The Sigmax fabricated two very high quality benchy models with no visible artifacts. Layer line visibility was minimal and the natural curvature of the boats looked smooth. Upon taking dimensional measurements of the two benchies, we concluded the IDEX system works as intended – the two printheads are in sync and calibrated, resulting in high repeatability.
Next up, we put the Sigmax through the retraction test, which is a measure of the quality of the system’s extruders. It comprises four spikes arranged in a square configuration. With low quality extruders, the print would fabricate with an abundance of stringing between the four spikes as the extruders would not be able to hold back the molten PLA in time for the hotend to move onto the next spike.
The Sigmax prides itself on its grippy Bondtech extruders and they certainly delivered. The retraction on this printer is perfect. There is no stringing between the spikes and the points are sharp. The extrusion of the PLA in the bowden tube is fine tuned and precise, resulting in the print stopping and starting exactly where it’s supposed to.
We then printed a planetary gear system along with a nut + bolt assembly to showcase the Sigmax’s ability to produce functional assemblies. This test was a great measure of the printer’s tolerances as we could very simply judge them by how the assemblies fit together and how smooth they operated.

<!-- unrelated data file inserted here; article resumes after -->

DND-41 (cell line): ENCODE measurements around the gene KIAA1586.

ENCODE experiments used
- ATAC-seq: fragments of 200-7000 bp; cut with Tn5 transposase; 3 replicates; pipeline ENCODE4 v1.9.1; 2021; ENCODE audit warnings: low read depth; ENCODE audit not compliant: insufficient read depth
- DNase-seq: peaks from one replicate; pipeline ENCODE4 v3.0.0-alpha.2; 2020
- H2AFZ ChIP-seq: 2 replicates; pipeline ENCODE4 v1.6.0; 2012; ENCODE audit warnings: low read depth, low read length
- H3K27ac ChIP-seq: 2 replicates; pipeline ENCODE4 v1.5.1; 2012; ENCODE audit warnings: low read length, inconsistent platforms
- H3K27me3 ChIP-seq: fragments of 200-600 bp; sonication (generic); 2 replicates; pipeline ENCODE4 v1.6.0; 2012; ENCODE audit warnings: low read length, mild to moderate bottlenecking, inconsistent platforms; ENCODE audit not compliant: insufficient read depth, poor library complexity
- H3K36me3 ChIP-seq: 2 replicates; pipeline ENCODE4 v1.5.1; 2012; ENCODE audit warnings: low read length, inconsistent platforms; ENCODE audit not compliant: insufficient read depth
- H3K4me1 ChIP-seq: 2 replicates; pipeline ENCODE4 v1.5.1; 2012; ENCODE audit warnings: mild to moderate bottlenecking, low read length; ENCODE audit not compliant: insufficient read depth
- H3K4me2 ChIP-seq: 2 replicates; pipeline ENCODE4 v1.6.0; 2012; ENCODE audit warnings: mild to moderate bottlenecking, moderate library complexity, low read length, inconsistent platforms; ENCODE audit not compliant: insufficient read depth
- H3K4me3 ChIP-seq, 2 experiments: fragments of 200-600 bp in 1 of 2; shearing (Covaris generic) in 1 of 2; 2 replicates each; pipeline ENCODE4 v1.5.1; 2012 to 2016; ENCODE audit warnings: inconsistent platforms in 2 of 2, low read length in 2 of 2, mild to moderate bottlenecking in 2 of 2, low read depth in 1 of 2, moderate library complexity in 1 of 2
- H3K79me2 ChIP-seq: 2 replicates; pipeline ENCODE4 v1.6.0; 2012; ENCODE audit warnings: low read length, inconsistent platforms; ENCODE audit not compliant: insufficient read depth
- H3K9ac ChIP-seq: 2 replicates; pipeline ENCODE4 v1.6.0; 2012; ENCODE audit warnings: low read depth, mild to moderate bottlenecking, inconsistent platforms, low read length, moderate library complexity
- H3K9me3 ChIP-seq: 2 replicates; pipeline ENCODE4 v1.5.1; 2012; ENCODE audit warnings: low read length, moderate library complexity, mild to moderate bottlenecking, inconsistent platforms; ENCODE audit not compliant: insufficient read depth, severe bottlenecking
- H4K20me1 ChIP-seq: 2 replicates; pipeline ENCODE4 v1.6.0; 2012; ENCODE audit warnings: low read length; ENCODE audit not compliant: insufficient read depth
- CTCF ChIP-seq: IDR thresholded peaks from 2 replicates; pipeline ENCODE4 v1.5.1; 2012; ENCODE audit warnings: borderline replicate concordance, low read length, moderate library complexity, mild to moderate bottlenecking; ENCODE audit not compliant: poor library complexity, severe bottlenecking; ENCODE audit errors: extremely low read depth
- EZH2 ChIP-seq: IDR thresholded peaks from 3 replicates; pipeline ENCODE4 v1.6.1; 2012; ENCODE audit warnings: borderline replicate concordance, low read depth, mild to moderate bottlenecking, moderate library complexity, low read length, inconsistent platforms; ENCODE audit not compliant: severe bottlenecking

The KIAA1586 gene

The Sigmax was capable of retaining the necessary dimensions to produce both the gear system and the nut + bolt assembly as intended. Both prints assembled with ease and rotated without much resistance. While there was enough room between the components for a small amount of lateral movement to occur, the functionality of the systems was not compromised in any way.
Finally, we tested the IDEX system’s ability to handle double filament models. An articulated fish model and a bi-colour lizard were the prints of choice. As the Sigmax’s inactive printhead is parked on the side of the print bed, we had high expectations for this particular benchmarking test.
Again, the Sigmax R19 delivered. Both prints had excellent colour separation while still retaining mechanical strength. The articulated model could be bent and contorted, albeit with some resistance. The prints needed minimal post-processing and looked sharp both on and off camera.
When all is said and done, the BCN3D Sigmax R19 emerges triumphant. The printer’s large build volume coupled with its functional IDEX system makes for a high output powerhouse. BCN3D covered quantity and quality with its latest machine, allowing users to mass produce models and create production grade mechanical assemblies all in the same massive workspace. A revamped bed heating system along with the addition of internal memory storage could propel the Sigmax to great new heights. For its price point, you’d struggle to find a professional FFF system that meets the needs of small and medium-sized enterprises better than the Sigmax R19.
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Featured image shows the BCN3D Sigmax R19 3D printer. Photo by 3D Printing Industry.